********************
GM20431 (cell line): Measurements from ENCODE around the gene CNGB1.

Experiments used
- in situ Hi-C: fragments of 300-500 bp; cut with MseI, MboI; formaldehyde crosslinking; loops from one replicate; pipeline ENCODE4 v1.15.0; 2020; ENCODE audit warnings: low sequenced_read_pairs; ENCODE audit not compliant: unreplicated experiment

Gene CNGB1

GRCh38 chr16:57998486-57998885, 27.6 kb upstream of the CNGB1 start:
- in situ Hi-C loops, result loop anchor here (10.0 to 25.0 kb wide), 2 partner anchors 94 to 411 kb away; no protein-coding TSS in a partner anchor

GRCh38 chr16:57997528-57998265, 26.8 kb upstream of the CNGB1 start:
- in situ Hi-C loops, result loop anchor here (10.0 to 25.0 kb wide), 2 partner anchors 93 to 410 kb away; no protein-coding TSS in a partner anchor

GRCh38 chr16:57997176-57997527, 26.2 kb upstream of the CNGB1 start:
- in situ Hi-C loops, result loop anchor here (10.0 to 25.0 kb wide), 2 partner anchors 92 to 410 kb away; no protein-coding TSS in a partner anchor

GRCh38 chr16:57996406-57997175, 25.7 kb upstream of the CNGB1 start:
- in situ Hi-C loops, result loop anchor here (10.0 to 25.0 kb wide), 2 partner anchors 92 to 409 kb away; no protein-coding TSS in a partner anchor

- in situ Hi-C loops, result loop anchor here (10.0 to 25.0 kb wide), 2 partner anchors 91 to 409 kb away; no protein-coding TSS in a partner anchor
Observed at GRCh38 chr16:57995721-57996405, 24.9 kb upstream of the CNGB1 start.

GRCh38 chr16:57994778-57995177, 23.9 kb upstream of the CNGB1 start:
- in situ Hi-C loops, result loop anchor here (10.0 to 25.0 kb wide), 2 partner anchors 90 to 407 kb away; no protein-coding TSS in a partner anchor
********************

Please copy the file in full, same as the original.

GM20431 (cell line): Measurements from ENCODE around the gene CNGB1.

Experiments used
- in situ Hi-C: fragments of 300-500 bp; cut with MseI, MboI; formaldehyde crosslinking; loops from one replicate; pipeline ENCODE4 v1.15.0; 2020; ENCODE audit warnings: low sequenced_read_pairs; ENCODE audit not compliant: unreplicated experiment

Gene CNGB1

GRCh38 chr16:57998486-57998885, 27.6 kb upstream of the CNGB1 start:
- in situ Hi-C loops, result loop anchor here (10.0 to 25.0 kb wide), 2 partner anchors 94 to 411 kb away; no protein-coding TSS in a partner anchor

GRCh38 chr16:57997528-57998265, 26.8 kb upstream of the CNGB1 start:
- in situ Hi-C loops, result loop anchor here (10.0 to 25.0 kb wide), 2 partner anchors 93 to 410 kb away; no protein-coding TSS in a partner anchor

GRCh38 chr16:57997176-57997527, 26.2 kb upstream of the CNGB1 start:
- in situ Hi-C loops, result loop anchor here (10.0 to 25.0 kb wide), 2 partner anchors 92 to 410 kb away; no protein-coding TSS in a partner anchor

GRCh38 chr16:57996406-57997175, 25.7 kb upstream of the CNGB1 start:
- in situ Hi-C loops, result loop anchor here (10.0 to 25.0 kb wide), 2 partner anchors 92 to 409 kb away; no protein-coding TSS in a partner anchor

- in situ Hi-C loops, result loop anchor here (10.0 to 25.0 kb wide), 2 partner anchors 91 to 409 kb away; no protein-coding TSS in a partner anchor
Observed at GRCh38 chr16:57995721-57996405, 24.9 kb upstream of the CNGB1 start.

GRCh38 chr16:57994778-57995177, 23.9 kb upstream of the CNGB1 start:
- in situ Hi-C loops, result loop anchor here (10.0 to 25.0 kb wide), 2 partner anchors 90 to 407 kb away; no protein-coding TSS in a partner anchor